News & Ideas

No-Load Mutual Funds: Give Yourself a Head Start


Load or no-load mutual funds? There’s a big difference!

By: Robert F. Abbott, freelance writer and author

no load mutual fundsAmong objective observers of mutual funds, no-load funds get an overwhelming thumbs-up.

‘No-load’ is simply the industry’s way of referring to funds that carry no sales fees. On the other hand, a ‘load fund’ requires that you pay a sales commission when you buy, a ‘front-load fund’, or when you sell, a ‘back-load fund’.

Often, mutual fund sales people will tell you the sales fee is needed to compensate them for the time they spend setting up your account, or even ‘educating’ you about funds. You don’t get something for nothing, as the saying goes.

But, in the case of mutual funds, paying a load often means paying twice. You routinely pay a management expense ratio to the company that set up the fund, and that usually covers all the administrative and trading costs.

From an investors’ perspective, a sales load takes a serious bite out of returns, reducing the amount you take home. That’s a real problem with a ‘front-load’ fund, which reduces your starting capital. In turn, it’s that much less capital available to compound over time, and compounding is one of the most important vehicles by which your investment grows.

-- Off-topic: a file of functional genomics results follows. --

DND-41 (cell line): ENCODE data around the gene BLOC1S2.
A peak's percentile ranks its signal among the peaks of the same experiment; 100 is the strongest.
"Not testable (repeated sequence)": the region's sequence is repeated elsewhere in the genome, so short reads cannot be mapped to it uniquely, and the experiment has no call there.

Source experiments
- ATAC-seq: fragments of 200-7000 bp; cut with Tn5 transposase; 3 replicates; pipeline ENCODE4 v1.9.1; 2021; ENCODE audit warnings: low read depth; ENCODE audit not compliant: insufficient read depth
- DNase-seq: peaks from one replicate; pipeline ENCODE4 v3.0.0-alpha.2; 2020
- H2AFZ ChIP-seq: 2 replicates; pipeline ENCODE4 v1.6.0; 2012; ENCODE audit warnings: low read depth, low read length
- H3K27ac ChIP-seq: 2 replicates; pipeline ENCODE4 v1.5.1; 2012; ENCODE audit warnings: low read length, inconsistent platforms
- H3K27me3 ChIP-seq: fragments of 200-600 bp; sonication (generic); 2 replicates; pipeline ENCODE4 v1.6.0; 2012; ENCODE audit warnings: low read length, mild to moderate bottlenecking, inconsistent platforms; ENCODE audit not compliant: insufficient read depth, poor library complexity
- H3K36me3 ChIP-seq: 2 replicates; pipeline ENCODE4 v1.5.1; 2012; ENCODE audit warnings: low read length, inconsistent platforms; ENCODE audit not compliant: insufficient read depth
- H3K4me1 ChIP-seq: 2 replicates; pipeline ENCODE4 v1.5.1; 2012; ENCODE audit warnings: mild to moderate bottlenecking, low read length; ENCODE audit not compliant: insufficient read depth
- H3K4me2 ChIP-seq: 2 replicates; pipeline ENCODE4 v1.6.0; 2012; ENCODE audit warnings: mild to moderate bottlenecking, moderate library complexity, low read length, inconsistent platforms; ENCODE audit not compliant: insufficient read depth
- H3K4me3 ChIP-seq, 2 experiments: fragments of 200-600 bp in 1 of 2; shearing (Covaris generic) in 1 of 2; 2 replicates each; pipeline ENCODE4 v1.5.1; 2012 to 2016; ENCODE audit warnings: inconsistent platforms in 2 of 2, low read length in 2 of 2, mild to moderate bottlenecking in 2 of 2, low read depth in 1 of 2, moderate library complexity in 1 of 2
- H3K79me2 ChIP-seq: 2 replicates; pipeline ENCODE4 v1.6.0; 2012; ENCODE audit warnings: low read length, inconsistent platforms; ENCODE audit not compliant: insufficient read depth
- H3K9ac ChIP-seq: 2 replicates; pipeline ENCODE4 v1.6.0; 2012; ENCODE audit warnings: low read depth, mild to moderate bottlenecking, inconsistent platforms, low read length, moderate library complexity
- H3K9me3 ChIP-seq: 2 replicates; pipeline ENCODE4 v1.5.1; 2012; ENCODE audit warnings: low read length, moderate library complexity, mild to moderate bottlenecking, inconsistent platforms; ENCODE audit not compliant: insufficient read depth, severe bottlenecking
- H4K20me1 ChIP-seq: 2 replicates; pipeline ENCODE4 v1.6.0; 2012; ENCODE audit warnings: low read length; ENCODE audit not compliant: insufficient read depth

So, it’s not surprising to see articles like this one from Zacks, that shows no-load funds outperforming their loaded counterparts…

Best Performing No-Load Mutual Funds in Q3 of 2015

The list of best-gaining mutual funds for the quarter is dominated by no-load mutual funds….

Now, some load funds do well, and even very well. They find a place in lists like the one referenced above. However, the odds are more in your favor if you start with no-load funds. It’s simply a matter of the math giving you an important edge, and edges play a very important part in making your investments winners.

Robert Abbott

Robert F. Abbott has been investing his family’s accounts since 1995, and in 2010 added options, mainly covered calls and collars with long stocks.In his other writing, Abbott explores how the middle class has come to own much of big business through pension funds and mutual funds, what management guru Peter Drucker called the Unseen Revolution. In Big Macs & Our Pensions: Who Gets McDonald's Profits?, the first of a series of booklets on this subject, he looks at the ownership of McDonald’s and what that means for middle class retirement income.In an eclectic career, Robert Abbott was a radio news writer and announcer, a newsletter writer and publisher, a farmer, a telephone operator, and a construction worker. When not working, he has been a busy volunteer, which includes more than a decade of leadership roles at the Airdrie Festival of Lights, one of North America’s leading holiday light displays. He lives in Airdrie, Alberta, Canada.